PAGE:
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Solving the man-vs.-myth mystery surrounding Amedeo Modigliani led Kenneth Wayne to a Paris flat for an interview with the woman who last posed for the artist, in 1919; to the apartment of a New York City collector whose identity remains a secret; and to a house literally a stone's throw from the Albright-Knox Art Gallery.

There also were countless exchanges of e-mails and letters with museums, collectors and dealers, and side trips to places where little-known works by the famous impressionist were said to be squirreled away.

Indeed, there was far more to the making of "Modigliani and the Artists of Montparnasse" than meets the eye. Assembling an exhibition of such quality and scope can require years of dogged investigation and help from unlikely sources.

The lead detective in this instance was Wayne, curator of the Albright-Knox blockbuster now playing to large audiences on Elmwood Avenue and to rave reviews from around the nation.

His pursuit of the artworks comprising the first major Modigliani retrospective in the United States in more than 40 years led this personable scholar-sleuth on a trail that extended from private collections in Europe and the United States, to the artist's birthplace in Livorno, Italy, and to that home near the Albright.

Pulling the art together, and telling "Modi's" story in the 224-page catalog accompanying the show, needed voluminous correspondence, old-fashioned horse trading and a measure of good fortune.

Debunking the myth

The story began about 15 years ago, when Wayne's scholarly interest in early 20th century European art led him to Modigliani, whose standing among the great impressionists had been tainted by his reputation as a playboy more interested in drugs, alcohol and women than in putting his prodigious talent to work.

Was that actually so?, Wayne wondered.

During a career cut short by his premature death, Modigliani "clearly was ambitious," Wayne concluded, after much investigation. "You don't have exhibitions all over the world - New York, Rome, London - unless you make it happen. He was consciously trying to leave an imprint on art history."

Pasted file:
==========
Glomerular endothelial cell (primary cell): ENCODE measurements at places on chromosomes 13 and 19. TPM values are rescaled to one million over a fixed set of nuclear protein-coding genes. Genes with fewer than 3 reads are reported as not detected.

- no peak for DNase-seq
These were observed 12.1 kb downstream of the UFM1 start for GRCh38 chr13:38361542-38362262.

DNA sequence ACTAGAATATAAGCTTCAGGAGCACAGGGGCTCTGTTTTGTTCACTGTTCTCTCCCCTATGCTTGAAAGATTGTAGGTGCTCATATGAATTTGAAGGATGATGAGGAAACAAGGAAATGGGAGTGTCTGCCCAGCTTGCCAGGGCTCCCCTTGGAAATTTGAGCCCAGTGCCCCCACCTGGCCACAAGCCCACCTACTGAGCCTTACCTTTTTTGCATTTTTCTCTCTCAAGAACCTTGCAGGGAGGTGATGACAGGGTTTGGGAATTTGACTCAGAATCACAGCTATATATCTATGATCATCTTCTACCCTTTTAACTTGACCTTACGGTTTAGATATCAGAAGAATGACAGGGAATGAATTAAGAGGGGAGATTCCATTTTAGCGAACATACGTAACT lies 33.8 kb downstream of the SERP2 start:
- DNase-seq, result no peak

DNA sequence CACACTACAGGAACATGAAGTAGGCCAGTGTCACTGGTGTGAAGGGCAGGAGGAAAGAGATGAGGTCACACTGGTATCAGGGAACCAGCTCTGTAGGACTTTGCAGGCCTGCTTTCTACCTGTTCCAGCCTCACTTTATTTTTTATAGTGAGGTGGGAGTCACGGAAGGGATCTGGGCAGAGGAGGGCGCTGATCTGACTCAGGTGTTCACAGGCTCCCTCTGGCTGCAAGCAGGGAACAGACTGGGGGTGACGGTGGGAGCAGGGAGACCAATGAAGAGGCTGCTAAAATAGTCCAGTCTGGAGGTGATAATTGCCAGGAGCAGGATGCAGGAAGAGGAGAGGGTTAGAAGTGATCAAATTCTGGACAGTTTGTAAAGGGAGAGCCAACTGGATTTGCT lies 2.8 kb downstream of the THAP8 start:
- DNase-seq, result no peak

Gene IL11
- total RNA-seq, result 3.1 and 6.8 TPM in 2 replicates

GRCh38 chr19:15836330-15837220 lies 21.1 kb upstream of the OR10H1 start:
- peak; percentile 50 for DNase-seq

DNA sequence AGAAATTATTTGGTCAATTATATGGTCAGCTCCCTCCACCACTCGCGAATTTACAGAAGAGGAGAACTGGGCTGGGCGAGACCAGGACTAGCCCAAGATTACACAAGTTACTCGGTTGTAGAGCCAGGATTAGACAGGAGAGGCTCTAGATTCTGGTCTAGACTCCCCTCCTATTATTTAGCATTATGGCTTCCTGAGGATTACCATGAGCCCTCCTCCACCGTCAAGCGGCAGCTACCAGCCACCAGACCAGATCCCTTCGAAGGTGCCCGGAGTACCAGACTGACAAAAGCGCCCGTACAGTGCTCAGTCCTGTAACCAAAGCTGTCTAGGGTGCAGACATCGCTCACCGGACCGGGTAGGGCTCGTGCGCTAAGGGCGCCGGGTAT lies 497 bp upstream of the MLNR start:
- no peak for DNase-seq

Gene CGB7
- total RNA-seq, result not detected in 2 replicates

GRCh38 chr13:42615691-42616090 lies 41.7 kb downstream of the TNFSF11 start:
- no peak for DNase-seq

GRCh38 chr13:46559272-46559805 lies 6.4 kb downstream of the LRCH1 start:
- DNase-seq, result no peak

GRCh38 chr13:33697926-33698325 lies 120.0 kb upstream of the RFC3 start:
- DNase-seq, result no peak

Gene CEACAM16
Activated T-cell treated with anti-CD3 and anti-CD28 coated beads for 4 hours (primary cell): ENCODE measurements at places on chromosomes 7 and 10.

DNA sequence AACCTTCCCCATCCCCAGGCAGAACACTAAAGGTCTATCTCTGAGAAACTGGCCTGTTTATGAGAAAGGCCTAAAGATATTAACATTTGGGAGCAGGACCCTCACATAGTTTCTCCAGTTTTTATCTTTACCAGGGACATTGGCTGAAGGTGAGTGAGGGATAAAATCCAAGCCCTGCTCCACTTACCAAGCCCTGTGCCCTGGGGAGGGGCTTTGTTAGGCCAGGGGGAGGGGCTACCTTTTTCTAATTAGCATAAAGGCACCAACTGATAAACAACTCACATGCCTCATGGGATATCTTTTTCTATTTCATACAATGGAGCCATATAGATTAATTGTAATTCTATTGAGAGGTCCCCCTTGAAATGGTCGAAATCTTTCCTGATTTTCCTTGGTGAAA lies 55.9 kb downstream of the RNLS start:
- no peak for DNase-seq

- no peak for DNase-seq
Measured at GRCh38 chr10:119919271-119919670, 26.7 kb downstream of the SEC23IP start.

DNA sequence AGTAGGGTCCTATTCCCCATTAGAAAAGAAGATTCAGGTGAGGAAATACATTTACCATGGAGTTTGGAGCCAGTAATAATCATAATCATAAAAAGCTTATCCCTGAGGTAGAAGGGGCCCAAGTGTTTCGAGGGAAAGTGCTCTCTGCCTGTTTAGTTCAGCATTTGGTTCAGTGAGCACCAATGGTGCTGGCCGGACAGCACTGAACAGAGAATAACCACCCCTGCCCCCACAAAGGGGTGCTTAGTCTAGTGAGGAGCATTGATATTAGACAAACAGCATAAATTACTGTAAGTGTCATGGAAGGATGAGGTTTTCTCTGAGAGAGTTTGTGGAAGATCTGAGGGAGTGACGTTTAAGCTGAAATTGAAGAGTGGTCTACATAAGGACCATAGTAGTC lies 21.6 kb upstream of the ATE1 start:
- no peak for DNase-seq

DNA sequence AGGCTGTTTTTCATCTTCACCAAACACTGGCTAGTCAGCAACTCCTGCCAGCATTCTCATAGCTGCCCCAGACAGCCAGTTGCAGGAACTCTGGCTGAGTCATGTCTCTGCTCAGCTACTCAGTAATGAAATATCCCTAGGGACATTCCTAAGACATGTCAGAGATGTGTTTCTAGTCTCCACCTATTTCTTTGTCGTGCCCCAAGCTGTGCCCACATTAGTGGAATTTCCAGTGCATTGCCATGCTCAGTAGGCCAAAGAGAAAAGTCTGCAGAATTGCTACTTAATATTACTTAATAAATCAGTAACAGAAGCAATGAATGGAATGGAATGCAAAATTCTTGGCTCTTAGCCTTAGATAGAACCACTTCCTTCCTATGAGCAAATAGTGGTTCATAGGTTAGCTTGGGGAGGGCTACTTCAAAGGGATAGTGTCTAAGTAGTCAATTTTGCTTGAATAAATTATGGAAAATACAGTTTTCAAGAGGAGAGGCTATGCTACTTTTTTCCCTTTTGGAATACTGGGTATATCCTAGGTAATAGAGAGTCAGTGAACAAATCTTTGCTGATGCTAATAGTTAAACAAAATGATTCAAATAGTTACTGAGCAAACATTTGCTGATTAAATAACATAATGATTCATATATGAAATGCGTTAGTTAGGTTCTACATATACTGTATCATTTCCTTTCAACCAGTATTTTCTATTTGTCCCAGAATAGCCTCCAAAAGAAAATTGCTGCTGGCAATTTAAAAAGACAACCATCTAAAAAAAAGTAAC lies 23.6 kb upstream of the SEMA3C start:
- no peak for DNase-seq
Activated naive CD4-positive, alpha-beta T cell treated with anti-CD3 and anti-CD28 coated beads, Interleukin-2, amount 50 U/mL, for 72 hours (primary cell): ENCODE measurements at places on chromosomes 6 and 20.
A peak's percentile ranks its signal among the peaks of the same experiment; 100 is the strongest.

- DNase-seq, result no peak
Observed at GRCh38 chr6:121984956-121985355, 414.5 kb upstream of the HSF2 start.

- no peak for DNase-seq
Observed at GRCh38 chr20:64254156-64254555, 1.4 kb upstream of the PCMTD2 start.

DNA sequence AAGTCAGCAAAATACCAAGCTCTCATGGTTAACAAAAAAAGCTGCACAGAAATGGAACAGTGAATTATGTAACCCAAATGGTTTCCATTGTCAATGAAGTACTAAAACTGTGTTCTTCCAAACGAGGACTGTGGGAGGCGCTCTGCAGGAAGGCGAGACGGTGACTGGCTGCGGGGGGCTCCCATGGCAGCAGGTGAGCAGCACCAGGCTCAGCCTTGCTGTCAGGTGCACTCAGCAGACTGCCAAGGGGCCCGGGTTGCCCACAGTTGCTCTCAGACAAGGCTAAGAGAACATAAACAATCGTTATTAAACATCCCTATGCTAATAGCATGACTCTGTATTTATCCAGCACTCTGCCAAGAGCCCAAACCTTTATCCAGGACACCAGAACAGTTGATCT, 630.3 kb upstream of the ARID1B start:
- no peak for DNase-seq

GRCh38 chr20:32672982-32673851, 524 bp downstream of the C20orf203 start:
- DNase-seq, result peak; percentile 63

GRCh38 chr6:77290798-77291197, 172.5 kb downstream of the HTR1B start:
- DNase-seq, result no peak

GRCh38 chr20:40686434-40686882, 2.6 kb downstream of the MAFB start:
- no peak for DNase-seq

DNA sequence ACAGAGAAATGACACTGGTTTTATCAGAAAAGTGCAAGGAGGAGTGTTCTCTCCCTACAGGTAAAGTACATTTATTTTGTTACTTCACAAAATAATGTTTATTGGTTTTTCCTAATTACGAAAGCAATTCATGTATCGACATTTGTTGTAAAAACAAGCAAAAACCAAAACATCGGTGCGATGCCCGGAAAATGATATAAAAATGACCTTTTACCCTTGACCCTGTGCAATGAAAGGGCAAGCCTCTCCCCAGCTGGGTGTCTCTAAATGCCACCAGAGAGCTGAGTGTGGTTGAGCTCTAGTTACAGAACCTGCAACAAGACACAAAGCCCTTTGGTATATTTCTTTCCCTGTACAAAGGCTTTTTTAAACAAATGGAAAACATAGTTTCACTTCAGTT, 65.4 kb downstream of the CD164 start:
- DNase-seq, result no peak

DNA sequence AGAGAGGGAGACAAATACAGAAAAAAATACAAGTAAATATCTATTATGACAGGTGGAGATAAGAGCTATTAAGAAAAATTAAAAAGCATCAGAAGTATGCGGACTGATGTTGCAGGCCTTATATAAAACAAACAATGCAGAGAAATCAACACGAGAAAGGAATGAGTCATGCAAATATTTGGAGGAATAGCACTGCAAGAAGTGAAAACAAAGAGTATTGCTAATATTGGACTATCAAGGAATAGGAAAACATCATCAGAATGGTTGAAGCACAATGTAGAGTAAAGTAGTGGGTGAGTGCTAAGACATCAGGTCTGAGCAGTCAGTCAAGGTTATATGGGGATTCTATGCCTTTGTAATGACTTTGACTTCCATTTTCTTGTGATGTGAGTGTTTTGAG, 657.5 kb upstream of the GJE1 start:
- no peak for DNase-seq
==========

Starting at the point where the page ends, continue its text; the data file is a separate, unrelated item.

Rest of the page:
Legend aside, "something about his paintings mesmerized me," Wayne said. The more he explored Modigliani's journey from Livorno, where he had grown up in a family of Sephardic Jews, to Paris, where he and fellow impressionists like Constantin Brancusi, Henri Matisse, Pablo Picasso and Chaim Soutine seemed to hit their creative stride together in the Left Bank section known as Montparnasse, the more Wayne was drawn in.

Moreover, the artist was that rare individual who was accomplished in three media - drawing and sculpture as well as painting.

"His life story interested me. He was Jewish, I'm Jewish. It was just intriguing," Wayne said.

Meeting a muse

And then, while working on his doctoral dissertation in Paris in 1994, Wayne struck gold. He learned that the last person known to have posed for the artist, Paulette Jourdain, was living near him in the Fifth Arrondissment.

Soon Wayne was sitting with the 96-year-old woman in her apartment, sharing her vivid memories of the artist, whom she had met through his art dealer while working as a model in a Montparnasse art school. She sat for "Portrait of Paulette Jourdain" in December 1919, a month before Modigliani died of tubercular meningitis at age 36.

That session had obviously been the high point of Jourdain's long life. As she spoke, Wayne noticed, she was seated "in exactly the same pose, with her hands clasped," that Modigliani had depicted on canvas. Hanging on the apartment walls were photographs of the artist, and a large poster of "Paulette Jourdain."

She remembered Modigliani as "a complete gentleman - not drugged out, drunk or obnoxious," Wayne said. "She even said he had an aristocratic, very cosmopolitan, bearing. It was nice to hear from someone who actually knew him that the Modigliani myth wasn't all true."

The young art historian, "knowing I'd do a Modigliani show someday," began accumulating files on the artist. Scouring even the most obscure journals for references to unknown works, he traced nearly every one of Modigliani's approximately 350 paintings and all 27 sculptures. Name a work and he can tell you whether it is owned by a museum, private collector or dealer.


Planning for "Modigliani and the Artists of Montparnasse" started right after Wayne came to the Albright-Knox from the Portland Museum of Art in Maine in 1999. Letters and e-mails eventually went out to about 100 museums asking whether their Modigliani paintings or sculptures might be made available. Other queries went to art dealers, auction houses and - often through an intermediary - private collectors.

"I asked the owners to contact me, and either I heard from them or I didn't," Wayne said. Many institutions and individuals are understandably reluctant to part with such extremely valuable assets, especially for a traveling exhibit.